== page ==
Mine was five houses north of Front Street on Merrick Avenue; and mine was the room, up the stairs and to the left. This is where it all began. This is where I went from sleeping on a bed with Popeye the Sailor sheets to something more fitting, like say, a bedroom with Black felt posters on the wall, with black-lights, and strobe lights along with as small globe light that sent tiny prism shaped colors across the ceiling. There was a Jim Morrison tapestry hung over my window that faced the front of my house. I used this to act as a drape and sort of dim the sunlight from insulting me at the early morning hours. Jimi Hendrix was on my wall and there were others posters too, which I used to enhance the “Experience,” so to speak.
Mine was a house facing an empty field, which used to be part of Mitchell Field. A lot happened here in this field. There is a lot of history here as well.
I used to walk through the trails of the old lot and on some days, when I was young and alone, when I was confused about this thing called teenage life and unsure of how to be, how to act, or how to behave in groups of more than just me, I would walk these trails during the sunset hours and find a myself sitting quietly, comfortably away from the emotional pollution of crowds and social pressure.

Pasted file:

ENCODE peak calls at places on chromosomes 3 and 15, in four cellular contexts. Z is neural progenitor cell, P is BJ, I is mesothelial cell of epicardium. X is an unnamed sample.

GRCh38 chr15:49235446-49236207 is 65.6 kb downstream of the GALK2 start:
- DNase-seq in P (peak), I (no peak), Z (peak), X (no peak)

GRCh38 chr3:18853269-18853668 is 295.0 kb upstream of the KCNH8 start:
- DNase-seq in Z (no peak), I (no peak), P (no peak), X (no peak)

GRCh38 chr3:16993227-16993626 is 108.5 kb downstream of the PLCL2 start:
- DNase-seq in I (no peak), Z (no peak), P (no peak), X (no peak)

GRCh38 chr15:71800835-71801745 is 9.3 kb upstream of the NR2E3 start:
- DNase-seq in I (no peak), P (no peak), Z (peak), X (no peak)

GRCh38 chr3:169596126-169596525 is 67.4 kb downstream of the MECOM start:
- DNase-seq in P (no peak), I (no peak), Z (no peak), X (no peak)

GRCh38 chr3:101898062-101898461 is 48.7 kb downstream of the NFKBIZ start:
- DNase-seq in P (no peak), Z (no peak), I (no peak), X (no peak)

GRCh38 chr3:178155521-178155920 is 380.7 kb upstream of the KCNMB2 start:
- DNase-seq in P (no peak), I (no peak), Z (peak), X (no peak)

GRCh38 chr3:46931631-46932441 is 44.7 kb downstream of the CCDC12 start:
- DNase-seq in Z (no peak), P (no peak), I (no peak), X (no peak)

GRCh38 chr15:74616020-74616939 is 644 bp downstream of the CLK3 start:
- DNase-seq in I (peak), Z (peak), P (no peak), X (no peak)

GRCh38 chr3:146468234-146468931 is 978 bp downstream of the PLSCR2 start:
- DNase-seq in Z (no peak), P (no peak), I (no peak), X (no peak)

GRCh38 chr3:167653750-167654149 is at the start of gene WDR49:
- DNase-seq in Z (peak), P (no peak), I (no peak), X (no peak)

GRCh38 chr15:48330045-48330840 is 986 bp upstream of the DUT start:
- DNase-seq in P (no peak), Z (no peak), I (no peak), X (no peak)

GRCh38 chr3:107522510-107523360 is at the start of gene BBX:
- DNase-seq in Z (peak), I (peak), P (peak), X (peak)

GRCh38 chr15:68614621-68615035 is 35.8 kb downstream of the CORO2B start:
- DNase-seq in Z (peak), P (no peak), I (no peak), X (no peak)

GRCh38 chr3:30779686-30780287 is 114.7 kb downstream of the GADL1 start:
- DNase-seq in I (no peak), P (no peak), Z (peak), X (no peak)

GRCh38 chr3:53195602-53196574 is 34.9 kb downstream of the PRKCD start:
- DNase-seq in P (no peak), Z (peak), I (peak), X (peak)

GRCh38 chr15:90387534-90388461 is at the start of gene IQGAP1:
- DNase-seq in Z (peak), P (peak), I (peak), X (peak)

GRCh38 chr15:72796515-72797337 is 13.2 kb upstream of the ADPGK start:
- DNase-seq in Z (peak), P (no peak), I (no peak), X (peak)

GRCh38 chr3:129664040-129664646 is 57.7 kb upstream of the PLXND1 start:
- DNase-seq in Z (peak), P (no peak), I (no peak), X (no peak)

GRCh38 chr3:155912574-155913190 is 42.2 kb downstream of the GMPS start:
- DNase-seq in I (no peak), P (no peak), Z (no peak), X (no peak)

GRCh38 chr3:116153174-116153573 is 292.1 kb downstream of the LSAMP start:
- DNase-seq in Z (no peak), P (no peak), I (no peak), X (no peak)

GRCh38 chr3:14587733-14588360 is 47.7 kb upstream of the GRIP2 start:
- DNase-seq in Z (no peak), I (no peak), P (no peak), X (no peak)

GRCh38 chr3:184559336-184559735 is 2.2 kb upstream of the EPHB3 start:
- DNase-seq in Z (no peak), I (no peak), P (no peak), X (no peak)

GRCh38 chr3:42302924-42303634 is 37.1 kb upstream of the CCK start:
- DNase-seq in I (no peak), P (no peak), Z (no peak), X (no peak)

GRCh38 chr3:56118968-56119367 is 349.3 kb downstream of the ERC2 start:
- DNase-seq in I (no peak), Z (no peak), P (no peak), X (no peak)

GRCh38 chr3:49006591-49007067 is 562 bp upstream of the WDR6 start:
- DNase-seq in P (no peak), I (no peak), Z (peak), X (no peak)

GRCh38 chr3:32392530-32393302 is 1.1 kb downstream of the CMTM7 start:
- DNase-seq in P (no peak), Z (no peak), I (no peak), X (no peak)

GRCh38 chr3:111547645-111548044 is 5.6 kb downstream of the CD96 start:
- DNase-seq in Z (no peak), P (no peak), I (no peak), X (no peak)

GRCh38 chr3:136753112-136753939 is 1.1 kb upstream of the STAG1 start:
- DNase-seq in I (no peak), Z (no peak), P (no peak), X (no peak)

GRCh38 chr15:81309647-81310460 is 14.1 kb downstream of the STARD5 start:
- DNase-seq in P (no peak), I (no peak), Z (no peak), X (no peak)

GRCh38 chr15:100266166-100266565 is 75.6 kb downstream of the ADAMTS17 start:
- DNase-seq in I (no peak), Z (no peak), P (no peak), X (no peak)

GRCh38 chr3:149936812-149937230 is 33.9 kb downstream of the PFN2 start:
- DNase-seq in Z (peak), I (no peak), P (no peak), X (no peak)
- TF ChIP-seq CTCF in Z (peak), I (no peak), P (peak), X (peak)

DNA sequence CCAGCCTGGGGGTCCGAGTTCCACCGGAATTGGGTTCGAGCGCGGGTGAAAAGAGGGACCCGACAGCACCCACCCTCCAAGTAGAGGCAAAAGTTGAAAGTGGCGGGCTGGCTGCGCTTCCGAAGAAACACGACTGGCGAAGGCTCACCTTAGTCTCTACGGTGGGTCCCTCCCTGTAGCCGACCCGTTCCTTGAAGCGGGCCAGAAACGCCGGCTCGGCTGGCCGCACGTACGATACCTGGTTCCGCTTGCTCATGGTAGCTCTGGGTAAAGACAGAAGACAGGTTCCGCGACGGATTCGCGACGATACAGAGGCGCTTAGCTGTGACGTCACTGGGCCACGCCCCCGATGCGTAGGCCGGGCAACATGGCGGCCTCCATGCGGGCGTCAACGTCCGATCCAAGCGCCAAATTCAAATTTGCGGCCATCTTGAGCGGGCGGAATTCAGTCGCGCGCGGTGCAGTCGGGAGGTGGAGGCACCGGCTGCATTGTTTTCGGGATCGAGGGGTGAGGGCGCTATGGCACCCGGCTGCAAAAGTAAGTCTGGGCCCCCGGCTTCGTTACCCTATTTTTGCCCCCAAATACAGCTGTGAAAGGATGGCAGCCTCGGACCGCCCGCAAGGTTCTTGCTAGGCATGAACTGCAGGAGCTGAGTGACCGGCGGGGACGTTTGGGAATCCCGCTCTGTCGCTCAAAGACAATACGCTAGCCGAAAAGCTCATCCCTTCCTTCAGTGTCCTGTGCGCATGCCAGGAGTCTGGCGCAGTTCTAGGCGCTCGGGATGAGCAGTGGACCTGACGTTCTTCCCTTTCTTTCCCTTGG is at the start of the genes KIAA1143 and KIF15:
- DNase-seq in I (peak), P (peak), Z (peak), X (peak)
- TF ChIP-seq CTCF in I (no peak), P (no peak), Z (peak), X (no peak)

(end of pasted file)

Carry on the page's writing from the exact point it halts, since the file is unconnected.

The months of autumn were always my favorite time for this. The winds had given up their warmth, —but they had yet to turn cold and to me, I saw this as a kind intermission between the seasons. This was a lag period between summer and winter; this is the in-between period or a moment of stillness—same as it is with us, like the moment we have between intervals of breath. And same as we are still at this moment between inhale and exhale—this pivotal moment between the seasons has its own pause between breaths.
I used to walk the trails, alone, and my only ammunition was a pack of Marlboro Reds, maybe a Walkman for a little music, and sometimes a small flask or a pipe filled with something a bit different from the ordinary tobacco.
But sometimes, I would find myself here for no other reason than to sit and watch the sun go down over my small neck of the woods. And I would think to myself. I would think about the crowds and the social pressures. I would think about the life I wanted and the life I would need in order to be the person I wanted to become.
And sometimes, it was good enough to be alone. It was good enough to feel detached and unbothered. It was good enough to walk away and think about the incredible concepts of young life, such as, what it feels like to be in love, or to lose my virginity, and how soft it is when a girls hand touches my face.
Very similar to the bedroom, up the stairs and to the left, in a home on Merrick Avenue that was five houses north of Front Street; I have gone through different stages of growth. However, while I still appreciate the same music, my choice in wall decoration and mood lighting has changed quite considerably. I am no longer a smoker of any kind nor drinker. My hair is short now as opposed to the long lengths, which I used to believe, were no different to the locks of Samson and equivalent to a symbol of my status and strength.